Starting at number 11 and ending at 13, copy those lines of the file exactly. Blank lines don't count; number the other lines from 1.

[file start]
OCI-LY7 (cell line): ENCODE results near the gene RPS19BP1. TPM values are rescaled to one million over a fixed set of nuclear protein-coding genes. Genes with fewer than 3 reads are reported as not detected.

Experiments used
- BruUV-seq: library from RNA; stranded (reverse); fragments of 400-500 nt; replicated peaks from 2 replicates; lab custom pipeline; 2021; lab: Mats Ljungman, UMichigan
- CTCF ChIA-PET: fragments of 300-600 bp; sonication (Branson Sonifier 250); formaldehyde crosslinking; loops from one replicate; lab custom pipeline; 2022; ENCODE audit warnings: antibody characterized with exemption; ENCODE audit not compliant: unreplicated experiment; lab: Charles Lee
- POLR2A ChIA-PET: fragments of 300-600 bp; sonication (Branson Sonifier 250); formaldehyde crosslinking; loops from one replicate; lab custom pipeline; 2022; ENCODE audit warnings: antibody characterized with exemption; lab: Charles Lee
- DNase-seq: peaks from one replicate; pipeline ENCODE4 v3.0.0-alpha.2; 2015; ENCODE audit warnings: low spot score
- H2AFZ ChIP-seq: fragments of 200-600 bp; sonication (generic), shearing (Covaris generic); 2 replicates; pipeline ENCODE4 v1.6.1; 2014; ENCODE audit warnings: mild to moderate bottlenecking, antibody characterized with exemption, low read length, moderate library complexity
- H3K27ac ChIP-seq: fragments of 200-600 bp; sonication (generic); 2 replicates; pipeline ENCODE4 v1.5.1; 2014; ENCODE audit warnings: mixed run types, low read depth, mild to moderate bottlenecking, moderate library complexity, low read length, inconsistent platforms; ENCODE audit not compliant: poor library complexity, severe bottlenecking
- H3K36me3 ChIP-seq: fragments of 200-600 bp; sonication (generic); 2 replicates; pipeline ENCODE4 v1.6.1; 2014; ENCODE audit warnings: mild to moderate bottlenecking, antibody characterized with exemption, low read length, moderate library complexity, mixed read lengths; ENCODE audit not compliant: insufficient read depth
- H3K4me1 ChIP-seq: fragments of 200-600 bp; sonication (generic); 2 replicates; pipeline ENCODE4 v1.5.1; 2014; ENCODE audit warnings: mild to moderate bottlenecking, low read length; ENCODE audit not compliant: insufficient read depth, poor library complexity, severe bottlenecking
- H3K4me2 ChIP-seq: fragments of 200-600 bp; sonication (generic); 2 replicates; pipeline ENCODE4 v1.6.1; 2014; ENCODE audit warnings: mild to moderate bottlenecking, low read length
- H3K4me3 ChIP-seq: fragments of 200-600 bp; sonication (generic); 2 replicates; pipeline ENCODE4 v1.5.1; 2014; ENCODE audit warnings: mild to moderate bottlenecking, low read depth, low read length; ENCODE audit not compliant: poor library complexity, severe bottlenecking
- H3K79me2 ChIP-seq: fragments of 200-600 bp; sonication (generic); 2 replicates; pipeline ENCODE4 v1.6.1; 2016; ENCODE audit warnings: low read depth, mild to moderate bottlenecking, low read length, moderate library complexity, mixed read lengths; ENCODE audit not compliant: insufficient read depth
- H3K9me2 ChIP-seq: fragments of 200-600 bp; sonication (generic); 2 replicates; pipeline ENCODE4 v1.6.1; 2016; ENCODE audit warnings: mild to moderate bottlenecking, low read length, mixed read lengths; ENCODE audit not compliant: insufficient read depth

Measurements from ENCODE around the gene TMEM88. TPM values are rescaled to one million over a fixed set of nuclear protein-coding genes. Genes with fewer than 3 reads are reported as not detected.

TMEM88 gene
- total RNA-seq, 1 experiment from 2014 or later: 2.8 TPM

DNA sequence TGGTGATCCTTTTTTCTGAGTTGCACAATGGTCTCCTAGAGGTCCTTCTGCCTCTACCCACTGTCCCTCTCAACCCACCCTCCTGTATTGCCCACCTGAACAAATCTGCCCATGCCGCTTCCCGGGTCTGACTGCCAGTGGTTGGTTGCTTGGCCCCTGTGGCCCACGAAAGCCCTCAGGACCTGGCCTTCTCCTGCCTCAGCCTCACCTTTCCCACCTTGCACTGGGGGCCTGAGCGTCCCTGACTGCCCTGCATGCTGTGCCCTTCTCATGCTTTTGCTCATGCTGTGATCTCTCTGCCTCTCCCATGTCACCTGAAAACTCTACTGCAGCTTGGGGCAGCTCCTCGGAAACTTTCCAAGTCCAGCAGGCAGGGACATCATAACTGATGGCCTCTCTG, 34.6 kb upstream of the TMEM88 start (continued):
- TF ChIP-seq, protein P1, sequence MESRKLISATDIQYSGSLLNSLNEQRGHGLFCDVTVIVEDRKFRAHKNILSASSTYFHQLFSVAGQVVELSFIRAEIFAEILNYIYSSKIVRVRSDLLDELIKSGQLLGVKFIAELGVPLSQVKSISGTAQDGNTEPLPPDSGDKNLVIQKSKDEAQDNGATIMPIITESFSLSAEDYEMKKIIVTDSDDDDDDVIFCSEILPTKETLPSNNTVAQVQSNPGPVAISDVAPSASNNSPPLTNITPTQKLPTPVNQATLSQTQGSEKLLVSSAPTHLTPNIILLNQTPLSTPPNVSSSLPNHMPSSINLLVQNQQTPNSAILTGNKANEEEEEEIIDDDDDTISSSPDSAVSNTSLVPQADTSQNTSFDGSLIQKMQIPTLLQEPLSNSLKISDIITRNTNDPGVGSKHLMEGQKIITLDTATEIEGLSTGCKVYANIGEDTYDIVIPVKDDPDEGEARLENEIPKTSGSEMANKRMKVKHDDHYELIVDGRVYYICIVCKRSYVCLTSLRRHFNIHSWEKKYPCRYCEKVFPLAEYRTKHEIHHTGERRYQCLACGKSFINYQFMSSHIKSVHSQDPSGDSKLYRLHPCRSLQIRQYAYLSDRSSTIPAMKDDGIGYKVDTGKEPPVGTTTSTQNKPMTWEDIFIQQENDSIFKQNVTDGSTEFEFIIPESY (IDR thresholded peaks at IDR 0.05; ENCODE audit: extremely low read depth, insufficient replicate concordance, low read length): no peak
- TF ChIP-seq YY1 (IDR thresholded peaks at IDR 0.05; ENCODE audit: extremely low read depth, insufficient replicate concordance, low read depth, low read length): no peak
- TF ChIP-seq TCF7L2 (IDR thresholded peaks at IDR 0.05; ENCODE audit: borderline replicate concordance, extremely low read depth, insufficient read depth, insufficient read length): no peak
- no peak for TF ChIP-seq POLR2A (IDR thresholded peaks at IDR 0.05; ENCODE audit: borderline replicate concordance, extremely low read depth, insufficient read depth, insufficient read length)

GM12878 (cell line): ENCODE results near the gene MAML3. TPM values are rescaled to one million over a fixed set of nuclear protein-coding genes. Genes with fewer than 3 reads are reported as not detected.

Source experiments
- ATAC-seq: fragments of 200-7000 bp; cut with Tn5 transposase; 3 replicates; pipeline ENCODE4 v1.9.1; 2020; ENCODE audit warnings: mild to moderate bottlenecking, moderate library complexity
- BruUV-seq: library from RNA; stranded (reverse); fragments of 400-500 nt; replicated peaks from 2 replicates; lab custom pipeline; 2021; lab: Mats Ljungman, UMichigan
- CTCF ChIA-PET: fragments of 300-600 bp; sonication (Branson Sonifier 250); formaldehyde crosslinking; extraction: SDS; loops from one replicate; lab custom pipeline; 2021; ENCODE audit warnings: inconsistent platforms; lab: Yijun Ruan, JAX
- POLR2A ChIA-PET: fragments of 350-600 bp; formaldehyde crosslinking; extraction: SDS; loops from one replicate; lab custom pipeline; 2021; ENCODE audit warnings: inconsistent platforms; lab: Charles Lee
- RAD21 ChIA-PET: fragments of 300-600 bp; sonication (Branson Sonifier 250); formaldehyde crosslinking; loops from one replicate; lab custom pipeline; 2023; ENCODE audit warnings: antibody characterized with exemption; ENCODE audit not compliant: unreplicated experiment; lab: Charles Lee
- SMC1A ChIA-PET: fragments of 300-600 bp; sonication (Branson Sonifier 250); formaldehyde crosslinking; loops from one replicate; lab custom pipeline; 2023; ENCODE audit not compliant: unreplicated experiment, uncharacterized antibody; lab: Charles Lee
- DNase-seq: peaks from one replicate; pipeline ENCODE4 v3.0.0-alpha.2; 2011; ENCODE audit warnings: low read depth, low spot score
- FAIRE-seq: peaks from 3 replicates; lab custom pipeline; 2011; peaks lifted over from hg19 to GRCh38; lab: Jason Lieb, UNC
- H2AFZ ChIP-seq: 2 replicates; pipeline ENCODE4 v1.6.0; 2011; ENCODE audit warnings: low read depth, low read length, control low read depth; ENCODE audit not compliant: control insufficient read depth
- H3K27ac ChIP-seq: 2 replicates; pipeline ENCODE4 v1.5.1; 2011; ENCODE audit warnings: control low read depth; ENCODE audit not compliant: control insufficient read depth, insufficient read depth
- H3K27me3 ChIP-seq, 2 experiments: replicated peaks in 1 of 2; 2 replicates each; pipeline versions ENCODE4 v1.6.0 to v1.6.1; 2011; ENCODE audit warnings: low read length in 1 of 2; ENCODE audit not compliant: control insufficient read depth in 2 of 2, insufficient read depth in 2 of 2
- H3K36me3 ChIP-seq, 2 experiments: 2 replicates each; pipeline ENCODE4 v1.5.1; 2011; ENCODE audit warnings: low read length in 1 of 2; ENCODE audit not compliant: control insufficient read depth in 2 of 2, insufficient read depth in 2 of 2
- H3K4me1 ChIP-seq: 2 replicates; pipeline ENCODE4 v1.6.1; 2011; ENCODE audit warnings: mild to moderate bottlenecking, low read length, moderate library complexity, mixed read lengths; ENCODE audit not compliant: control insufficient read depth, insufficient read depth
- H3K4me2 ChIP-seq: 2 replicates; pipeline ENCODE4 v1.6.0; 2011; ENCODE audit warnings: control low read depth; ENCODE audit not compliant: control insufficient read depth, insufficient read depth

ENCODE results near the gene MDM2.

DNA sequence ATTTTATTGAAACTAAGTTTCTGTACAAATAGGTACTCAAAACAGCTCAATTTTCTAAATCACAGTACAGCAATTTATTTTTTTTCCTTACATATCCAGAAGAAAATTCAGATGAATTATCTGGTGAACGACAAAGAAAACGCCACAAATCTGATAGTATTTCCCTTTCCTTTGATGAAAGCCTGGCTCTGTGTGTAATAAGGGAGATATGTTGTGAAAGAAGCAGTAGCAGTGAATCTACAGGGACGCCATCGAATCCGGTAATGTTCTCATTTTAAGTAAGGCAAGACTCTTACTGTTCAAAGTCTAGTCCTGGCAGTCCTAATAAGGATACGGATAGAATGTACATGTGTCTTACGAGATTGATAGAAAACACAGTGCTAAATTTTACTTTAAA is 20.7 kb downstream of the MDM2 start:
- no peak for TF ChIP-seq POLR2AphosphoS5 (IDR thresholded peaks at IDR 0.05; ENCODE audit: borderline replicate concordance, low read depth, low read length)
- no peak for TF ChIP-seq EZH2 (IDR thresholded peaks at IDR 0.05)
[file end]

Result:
- H3K4me2 ChIP-seq: fragments of 200-600 bp; sonication (generic); 2 replicates; pipeline ENCODE4 v1.6.1; 2014; ENCODE audit warnings: mild to moderate bottlenecking, low read length
- H3K4me3 ChIP-seq: fragments of 200-600 bp; sonication (generic); 2 replicates; pipeline ENCODE4 v1.5.1; 2014; ENCODE audit warnings: mild to moderate bottlenecking, low read depth, low read length; ENCODE audit not compliant: poor library complexity, severe bottlenecking
- H3K79me2 ChIP-seq: fragments of 200-600 bp; sonication (generic); 2 replicates; pipeline ENCODE4 v1.6.1; 2016; ENCODE audit warnings: low read depth, mild to moderate bottlenecking, low read length, moderate library complexity, mixed read lengths; ENCODE audit not compliant: insufficient read depth